Simon & Schuster Speakers Bureau: Author News
Bestselling author, neuroscientist speaks at Capitol Theatre about journey to writing "Still Alice"


Mar 31, 2017

By Miles Jay Oliver
Mar 22, 2017

YAKIMA, Wash. -- By writing fiction about people with debilitating illnesses, a Harvard-trained neuroscientist is offering readers an empathetic view of characters who are living with disorders rather than dying from them.

“Conversation is the key,” said Lisa Genova, author of “Still Alice” and several other New York Times bestselling novels, who spoke Wednesday as part of the Yakima Town Hall series at the Capitol Theatre.

Her work is sparking dialogue on subject matter that was previously overlooked, feared and misunderstood.

Many of the conditions Genova writes about are those that people consider death sentences. Genova said she focuses her novels on what living with those conditions is really like. By humanizing life for those suffering serious conditions, such as traumatic brain injuries and autism, Genova hopes her works will reduce any associated shame or stigma.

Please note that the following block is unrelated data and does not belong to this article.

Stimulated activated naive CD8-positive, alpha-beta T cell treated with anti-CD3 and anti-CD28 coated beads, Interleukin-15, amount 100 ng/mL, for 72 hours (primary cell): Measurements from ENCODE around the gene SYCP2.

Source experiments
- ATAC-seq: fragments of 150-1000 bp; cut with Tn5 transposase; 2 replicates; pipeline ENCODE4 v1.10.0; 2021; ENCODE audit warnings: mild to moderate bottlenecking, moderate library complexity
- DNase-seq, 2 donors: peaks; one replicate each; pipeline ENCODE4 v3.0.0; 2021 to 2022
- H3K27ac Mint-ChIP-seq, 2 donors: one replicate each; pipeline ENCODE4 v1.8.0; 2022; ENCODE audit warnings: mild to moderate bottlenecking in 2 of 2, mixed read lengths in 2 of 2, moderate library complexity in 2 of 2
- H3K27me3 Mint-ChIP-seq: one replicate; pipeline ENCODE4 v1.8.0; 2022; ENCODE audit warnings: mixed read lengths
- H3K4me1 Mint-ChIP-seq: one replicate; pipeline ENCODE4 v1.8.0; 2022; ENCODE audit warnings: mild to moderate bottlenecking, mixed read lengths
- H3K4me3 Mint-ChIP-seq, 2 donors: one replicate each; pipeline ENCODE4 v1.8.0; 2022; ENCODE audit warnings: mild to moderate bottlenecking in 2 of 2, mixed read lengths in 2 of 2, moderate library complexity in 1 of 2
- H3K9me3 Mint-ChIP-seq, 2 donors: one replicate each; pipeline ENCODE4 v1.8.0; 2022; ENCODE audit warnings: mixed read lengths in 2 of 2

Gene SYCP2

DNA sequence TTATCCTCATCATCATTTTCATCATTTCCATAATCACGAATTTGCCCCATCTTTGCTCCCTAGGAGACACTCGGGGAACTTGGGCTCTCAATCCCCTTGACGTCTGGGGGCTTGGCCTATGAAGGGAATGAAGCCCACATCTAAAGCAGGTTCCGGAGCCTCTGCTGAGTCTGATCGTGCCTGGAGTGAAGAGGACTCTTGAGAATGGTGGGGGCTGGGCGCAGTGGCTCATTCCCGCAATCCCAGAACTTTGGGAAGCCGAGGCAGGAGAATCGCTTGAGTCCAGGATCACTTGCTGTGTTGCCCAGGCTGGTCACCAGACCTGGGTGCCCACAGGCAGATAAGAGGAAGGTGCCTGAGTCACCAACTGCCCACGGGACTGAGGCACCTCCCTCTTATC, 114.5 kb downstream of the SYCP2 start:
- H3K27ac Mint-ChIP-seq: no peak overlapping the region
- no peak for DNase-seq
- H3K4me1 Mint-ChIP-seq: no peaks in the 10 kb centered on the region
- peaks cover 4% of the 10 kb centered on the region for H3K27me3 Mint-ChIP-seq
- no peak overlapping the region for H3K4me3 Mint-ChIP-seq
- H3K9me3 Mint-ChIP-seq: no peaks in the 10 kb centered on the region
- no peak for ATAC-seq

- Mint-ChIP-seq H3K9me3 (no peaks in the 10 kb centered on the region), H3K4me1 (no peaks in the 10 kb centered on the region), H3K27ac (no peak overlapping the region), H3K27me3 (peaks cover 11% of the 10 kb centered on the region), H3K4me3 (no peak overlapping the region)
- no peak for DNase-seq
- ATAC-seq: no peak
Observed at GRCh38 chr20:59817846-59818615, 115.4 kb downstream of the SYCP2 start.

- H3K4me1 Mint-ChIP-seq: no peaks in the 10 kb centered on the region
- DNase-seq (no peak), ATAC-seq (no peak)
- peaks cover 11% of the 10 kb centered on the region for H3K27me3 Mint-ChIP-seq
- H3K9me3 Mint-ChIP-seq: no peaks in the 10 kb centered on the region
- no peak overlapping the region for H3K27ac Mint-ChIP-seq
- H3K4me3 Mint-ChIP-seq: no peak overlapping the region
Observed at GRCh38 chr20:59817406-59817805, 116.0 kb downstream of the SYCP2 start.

Innately a scientist, Genova said the drive to write came when one such debilitating disease happened to affect someone very close to her.

As a neuroscientist, Genova was focused on the molecular study of drug addiction. But her interest in Alzheimer’s disease — and writing a novel with a character who has it — was sparked when her grandmother walked to a bowling alley in the middle of the day to look for the team she usually met with at night.

Genova said she began looking at the molecular biophysics of Alzheimer’s, which satisfied the neuroscientist in her. But it did nothing to help the granddaughter in her.

Realizing that a piece of her understanding was missing, Genova said she began to wonder what it felt like to have the disease.

Genova said that sense of wonder, and asking herself that question, was important because it created a sense of empathy. She began asking, if you can no longer remember who you are, are you still you?

Genova told herself that one day she would write a book about a woman with Alzheimer’s disease.

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